So we all know the basic parts of the human skeleton; the skull, the ribs and the spine. But there’s so much more to this wonderful biological creation that is, literally the building block of our whole body. The bones in the skeleton support the muscles, protect the organs and give us humans a defined structure, all 206 of them.
The skeleton of an adult human consists of 206 bones. It is composed of 270 bones at birth, which decreases to 206 bones by adulthood after some bones have fused together. It consists of 80 bones in the axial skeleton (28 in skull and 52 in torso) and 126 bones in the appendicular skeleton (32 x 2 in upper extremities including both arms and 31 x 2 in lower extremities including both legs). Many small and often variable bones, such as some sesamoid bones, are not included in this count.
Each bone in our body has its own name and purpose, from the biggest and strongest bone; the thigh bone or femur, to each little section of the human spine. The bone consists of 2-3 layers, depending on the type of bone. The first layer is the hard, compact bone. Next comes the soft, spongy layer. The last layer, which only some bones have, is bone marrow, where new cells are produced for the blood. But that’s not all, there are things other than bones in the skeletal system as well; teeth. Your teeth are considered to be part of your skeletal system, however, they are not classified as bones.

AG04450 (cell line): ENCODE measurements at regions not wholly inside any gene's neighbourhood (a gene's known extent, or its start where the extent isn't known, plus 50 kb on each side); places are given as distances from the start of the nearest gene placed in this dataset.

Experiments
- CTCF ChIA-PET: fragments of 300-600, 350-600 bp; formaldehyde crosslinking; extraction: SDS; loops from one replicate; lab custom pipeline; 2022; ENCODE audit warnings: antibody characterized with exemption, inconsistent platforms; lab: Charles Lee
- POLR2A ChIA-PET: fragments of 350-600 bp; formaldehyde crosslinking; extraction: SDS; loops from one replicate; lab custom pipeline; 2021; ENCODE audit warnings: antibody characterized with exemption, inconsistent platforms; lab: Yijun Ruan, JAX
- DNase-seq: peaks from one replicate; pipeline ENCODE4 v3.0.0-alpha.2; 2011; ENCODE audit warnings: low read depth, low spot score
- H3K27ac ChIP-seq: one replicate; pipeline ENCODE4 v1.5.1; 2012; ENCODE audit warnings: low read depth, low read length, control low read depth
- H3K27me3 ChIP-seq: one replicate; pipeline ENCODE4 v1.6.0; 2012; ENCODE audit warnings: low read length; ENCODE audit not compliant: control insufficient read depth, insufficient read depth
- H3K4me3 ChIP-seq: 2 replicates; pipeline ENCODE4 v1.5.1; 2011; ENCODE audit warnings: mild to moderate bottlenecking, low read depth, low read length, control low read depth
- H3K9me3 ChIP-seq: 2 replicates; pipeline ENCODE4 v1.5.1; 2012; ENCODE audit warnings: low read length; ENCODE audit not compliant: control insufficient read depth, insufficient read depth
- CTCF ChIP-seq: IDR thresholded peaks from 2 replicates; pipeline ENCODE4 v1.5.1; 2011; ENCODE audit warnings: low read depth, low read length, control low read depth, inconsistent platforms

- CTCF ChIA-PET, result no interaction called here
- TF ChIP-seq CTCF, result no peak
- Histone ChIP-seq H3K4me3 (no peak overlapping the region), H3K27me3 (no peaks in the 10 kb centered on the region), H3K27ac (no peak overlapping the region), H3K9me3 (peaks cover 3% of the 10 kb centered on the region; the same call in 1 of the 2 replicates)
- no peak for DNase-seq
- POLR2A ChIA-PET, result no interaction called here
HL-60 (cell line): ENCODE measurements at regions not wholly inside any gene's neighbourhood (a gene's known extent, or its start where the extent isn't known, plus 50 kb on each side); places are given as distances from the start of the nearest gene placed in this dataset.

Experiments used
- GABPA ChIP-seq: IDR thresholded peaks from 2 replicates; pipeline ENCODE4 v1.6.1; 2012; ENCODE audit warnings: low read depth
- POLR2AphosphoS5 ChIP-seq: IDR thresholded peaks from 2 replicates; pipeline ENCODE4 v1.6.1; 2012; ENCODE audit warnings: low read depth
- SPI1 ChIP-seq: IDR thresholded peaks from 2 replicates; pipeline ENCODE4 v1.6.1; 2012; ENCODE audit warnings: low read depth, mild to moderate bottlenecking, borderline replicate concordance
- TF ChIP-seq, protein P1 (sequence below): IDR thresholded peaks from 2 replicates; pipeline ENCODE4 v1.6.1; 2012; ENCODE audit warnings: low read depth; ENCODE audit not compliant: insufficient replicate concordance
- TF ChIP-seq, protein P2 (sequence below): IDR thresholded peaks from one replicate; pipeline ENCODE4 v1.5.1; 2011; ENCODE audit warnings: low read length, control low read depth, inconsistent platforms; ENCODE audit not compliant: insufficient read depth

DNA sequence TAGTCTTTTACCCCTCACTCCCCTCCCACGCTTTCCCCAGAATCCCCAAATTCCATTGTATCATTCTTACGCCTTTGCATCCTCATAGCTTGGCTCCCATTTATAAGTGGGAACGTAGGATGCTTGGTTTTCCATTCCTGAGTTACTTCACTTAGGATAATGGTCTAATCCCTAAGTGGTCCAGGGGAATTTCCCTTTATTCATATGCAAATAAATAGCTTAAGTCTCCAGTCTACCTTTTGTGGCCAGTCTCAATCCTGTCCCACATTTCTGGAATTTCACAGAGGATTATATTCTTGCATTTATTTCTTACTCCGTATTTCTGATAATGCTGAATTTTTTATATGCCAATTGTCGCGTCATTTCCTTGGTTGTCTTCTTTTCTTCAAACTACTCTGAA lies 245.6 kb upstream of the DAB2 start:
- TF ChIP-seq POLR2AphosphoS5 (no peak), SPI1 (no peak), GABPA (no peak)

This is because they are made of something called enamel, which is the strongest substance in your body. Remember, calcium is an important mineral for the growth, development and survival of these vital components of the body; so make sure you drink up that milk! It’s important to take care of your bones and keep them healthy. Obviously, you can’t take them out to inspect or clean, so how should you take care of them? Your bones are alive and, like all other living things, they need proper nourishment.
For example, you can help keep your bones healthy by making sure you get enough calcium. Calcium is a mineral that helps bones harden and become strong. Foods with calcium include dairy products, such as milk, cheese, and yogurt, and dark green vegetables like kale, broccoli, and spinach.
You can also keep your bones healthy by exercising. If you play sports, though, make sure that you protect your bones by wearing the proper safety equipment, including helmets and pads!
So, next instance you find time, thank your skeletal system for, well, letting you be human.